MANILA - The surge in COVID-19 cases in Metro Manila continues but it is projected to decrease by mid-April following government's implementation of a bubble depending on the public's cooperation, the OCTA Research Group said Wednesday.
The number of fresh virus cases in the capital region is forecast to reach 6,200 by next month should COVID-19 reproduction rate decrease to 1.5 after 2 weeks of Metro Manila's bubble with its four surrounding provinces, under an optimistic scenario, according to the independent group of researchers.
It projected a "more optimistic" daily tally 5,000 cases should virus reproduction rate slow down to 1.
The reproduction rate in the capital region is 1.99 as of Wednesday, OCTA Research said. And over the past week, its number of new COVID-19 cases averaged more than 3,600 per day, a 62 percent increase from the previous week.
"While the optimistic scenario is not impossible, it is mathematically unlikely, considering the nation’s pandemic history. Nevertheless, the changes in the trend and the decrease in reproduction number will now depend largely on the cooperation of civil society," the research group said.
"With stricter measures imposed by the national government, there is hope that the pandemic may start to slow down."
Metro Manila, home to a tenth of the country's population, has been placed under general community quarantine, along with Bulacan, Cavite, Laguna and Rizal, from March 22 until April 4, with additional restrictions imposed to curb the spread of the disease.
The region's positivity rate, or the number of people who test positive for COVID-19, increased to 18 percent in the past 7 days while its daily attack rate rose to 25.9 per 100,000, putting the region in the high risk classification, OCTA said.
The region's daily attack rate last year when it was under modified enhanced community quarantine, the second strictest in a 4-step level, was 12.8 per 100,000, it noted.
The group also said that hospital bed occupancy in the capital region was at more than 60 percent, classified as moderate risk by the health department. Intensive care unit occupancy is "very near" the "critical level" of 70 percent, OCTA said.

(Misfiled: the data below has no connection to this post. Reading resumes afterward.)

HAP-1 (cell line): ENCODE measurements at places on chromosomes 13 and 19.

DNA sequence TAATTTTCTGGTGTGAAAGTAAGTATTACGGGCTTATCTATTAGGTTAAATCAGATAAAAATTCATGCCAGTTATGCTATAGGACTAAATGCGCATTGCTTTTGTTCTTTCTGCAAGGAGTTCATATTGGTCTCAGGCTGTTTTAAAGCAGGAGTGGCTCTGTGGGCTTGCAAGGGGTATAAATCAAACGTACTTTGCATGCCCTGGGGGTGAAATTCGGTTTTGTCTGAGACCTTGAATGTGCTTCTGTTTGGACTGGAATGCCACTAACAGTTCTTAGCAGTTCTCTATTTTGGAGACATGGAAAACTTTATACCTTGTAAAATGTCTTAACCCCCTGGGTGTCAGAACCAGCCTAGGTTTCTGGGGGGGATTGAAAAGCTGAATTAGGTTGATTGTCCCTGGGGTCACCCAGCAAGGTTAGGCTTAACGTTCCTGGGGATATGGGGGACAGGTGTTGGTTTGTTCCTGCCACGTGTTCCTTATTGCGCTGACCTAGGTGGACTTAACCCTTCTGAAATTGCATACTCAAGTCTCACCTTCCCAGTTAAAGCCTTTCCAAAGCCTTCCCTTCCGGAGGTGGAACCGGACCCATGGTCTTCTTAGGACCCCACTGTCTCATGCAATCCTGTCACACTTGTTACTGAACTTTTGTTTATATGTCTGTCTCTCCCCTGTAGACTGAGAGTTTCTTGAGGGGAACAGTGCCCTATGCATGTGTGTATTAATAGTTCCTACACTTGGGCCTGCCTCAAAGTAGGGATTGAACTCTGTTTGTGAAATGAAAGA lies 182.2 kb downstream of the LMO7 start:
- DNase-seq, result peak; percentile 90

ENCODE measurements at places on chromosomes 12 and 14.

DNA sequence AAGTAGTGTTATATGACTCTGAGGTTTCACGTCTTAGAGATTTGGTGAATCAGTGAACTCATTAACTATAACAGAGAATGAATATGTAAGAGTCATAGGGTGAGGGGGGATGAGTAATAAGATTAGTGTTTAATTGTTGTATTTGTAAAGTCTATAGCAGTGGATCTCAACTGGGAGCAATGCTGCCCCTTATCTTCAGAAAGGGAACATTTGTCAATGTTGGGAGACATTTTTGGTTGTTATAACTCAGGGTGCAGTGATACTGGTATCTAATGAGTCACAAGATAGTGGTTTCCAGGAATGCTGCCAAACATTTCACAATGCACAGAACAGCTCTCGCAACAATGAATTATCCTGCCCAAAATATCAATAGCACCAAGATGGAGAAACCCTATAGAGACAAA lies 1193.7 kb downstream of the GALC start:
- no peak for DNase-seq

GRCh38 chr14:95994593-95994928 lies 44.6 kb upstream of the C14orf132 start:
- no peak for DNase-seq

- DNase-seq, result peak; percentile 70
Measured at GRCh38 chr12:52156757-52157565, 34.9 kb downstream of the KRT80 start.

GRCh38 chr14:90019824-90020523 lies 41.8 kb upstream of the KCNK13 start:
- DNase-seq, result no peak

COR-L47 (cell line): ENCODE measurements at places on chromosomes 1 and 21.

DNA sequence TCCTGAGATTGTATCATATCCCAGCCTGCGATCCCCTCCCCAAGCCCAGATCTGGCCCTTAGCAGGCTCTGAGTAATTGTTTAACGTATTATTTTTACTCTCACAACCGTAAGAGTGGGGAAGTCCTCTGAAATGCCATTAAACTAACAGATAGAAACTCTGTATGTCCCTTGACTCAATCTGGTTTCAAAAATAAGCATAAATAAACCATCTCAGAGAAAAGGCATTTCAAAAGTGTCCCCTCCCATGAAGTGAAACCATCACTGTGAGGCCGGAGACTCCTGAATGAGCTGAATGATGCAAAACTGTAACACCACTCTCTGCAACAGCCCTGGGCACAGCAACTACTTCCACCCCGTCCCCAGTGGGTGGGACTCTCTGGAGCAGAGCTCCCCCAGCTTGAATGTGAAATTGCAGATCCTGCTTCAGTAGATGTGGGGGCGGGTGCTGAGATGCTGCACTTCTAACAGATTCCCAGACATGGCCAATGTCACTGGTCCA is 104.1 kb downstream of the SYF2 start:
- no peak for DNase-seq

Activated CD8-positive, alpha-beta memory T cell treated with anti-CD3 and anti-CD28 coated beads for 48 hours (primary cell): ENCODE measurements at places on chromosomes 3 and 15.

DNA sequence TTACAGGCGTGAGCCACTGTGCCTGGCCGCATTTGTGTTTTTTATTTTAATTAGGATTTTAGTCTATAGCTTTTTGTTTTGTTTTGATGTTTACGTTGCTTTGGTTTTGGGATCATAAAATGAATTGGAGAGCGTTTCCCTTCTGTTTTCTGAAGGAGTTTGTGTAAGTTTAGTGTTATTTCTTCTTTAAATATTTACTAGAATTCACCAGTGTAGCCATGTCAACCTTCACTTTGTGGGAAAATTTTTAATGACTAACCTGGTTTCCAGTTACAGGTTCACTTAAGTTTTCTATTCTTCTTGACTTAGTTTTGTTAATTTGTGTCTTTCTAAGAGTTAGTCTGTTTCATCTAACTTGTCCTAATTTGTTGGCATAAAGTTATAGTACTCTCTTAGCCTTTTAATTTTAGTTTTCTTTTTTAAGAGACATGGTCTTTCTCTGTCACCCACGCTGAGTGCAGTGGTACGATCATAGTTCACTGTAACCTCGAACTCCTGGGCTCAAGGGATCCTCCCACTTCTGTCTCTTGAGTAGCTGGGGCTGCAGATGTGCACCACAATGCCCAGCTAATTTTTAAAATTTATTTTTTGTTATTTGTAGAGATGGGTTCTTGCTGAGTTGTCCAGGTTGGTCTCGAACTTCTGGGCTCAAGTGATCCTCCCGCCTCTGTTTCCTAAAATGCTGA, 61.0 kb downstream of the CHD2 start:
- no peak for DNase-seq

Metro Manila hospitals are projected to reach full capacity by Holy Week if government fails to slow down COVID-19 transmission, OCTA earlier warned.
Officials and experts have attributed the spike in COVID-19 cases to the presence of new variants, the increased mobility of people, and non-compliance with health protocols.
They have reiterated their advice to the public to properly wear masks and face shields, observe physical distancing, stay at home, and wash hands regularly, among others.
The Philippines, which began its COVID-19 vaccination drive earlier this month, logged a series of record-highs in new cases from March 20 to 22, at more than 7,000 daily. Its highest of 8,019 additional infections was logged on March 22.
It could reach 10,000 daily new cases by the end of the month, half likely to be recorded in the capital region, if the current daily trend continues, OCTA earlier said.
On Tuesday, the country also recorded is highest active cases in a day at 86,200, which accounts for 12.7 percent of the 677,653 cumulative total infections as of the same day.
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